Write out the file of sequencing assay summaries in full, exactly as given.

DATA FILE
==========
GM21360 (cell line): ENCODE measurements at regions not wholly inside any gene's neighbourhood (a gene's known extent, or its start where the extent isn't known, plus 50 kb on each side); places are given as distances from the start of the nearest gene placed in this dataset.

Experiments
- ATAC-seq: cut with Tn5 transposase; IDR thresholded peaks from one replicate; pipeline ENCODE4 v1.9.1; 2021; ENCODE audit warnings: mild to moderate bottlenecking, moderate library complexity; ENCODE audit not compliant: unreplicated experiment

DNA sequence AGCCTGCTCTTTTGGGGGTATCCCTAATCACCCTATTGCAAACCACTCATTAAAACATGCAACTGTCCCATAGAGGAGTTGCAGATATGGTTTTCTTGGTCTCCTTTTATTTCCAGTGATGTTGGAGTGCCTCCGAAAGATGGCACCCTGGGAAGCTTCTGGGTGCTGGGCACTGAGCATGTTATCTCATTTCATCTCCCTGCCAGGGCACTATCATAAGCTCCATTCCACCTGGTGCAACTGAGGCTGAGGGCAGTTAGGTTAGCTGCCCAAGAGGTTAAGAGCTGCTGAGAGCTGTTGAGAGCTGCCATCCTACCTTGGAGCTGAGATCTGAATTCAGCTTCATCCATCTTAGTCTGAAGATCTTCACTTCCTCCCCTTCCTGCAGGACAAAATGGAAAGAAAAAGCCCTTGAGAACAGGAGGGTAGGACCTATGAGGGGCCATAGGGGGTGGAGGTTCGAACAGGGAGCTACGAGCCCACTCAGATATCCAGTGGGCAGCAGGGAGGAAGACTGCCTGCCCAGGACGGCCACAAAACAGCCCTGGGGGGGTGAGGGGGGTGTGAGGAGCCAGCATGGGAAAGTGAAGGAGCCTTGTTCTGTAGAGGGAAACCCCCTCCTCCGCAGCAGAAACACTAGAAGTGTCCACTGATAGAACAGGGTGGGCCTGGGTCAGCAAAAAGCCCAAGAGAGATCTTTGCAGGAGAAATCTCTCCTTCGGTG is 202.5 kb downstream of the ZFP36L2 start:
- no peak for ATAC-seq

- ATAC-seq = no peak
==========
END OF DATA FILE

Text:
GM21360 (cell line): ENCODE measurements at regions not wholly inside any gene's neighbourhood (a gene's known extent, or its start where the extent isn't known, plus 50 kb on each side); places are given as distances from the start of the nearest gene placed in this dataset.

Experiments
- ATAC-seq: cut with Tn5 transposase; IDR thresholded peaks from one replicate; pipeline ENCODE4 v1.9.1; 2021; ENCODE audit warnings: mild to moderate bottlenecking, moderate library complexity; ENCODE audit not compliant: unreplicated experiment

DNA sequence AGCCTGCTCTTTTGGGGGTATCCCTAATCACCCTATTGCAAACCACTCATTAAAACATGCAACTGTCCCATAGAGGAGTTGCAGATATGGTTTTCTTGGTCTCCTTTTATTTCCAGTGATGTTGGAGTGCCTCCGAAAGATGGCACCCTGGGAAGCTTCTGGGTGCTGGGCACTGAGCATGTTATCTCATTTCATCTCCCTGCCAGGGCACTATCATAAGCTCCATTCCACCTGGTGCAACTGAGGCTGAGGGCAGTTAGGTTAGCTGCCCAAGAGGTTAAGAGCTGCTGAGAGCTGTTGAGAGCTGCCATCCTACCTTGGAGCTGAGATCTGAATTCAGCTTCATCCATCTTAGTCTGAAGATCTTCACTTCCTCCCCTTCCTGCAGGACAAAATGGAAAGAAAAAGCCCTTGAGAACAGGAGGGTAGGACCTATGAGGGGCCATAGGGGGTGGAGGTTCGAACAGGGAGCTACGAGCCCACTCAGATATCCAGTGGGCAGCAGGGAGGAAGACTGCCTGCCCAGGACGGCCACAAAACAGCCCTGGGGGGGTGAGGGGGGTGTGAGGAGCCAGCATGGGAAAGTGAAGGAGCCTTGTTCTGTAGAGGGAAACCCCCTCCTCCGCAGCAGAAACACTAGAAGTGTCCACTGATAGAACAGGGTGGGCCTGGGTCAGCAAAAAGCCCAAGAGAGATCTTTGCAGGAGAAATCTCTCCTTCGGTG is 202.5 kb downstream of the ZFP36L2 start:
- no peak for ATAC-seq

- ATAC-seq = no peak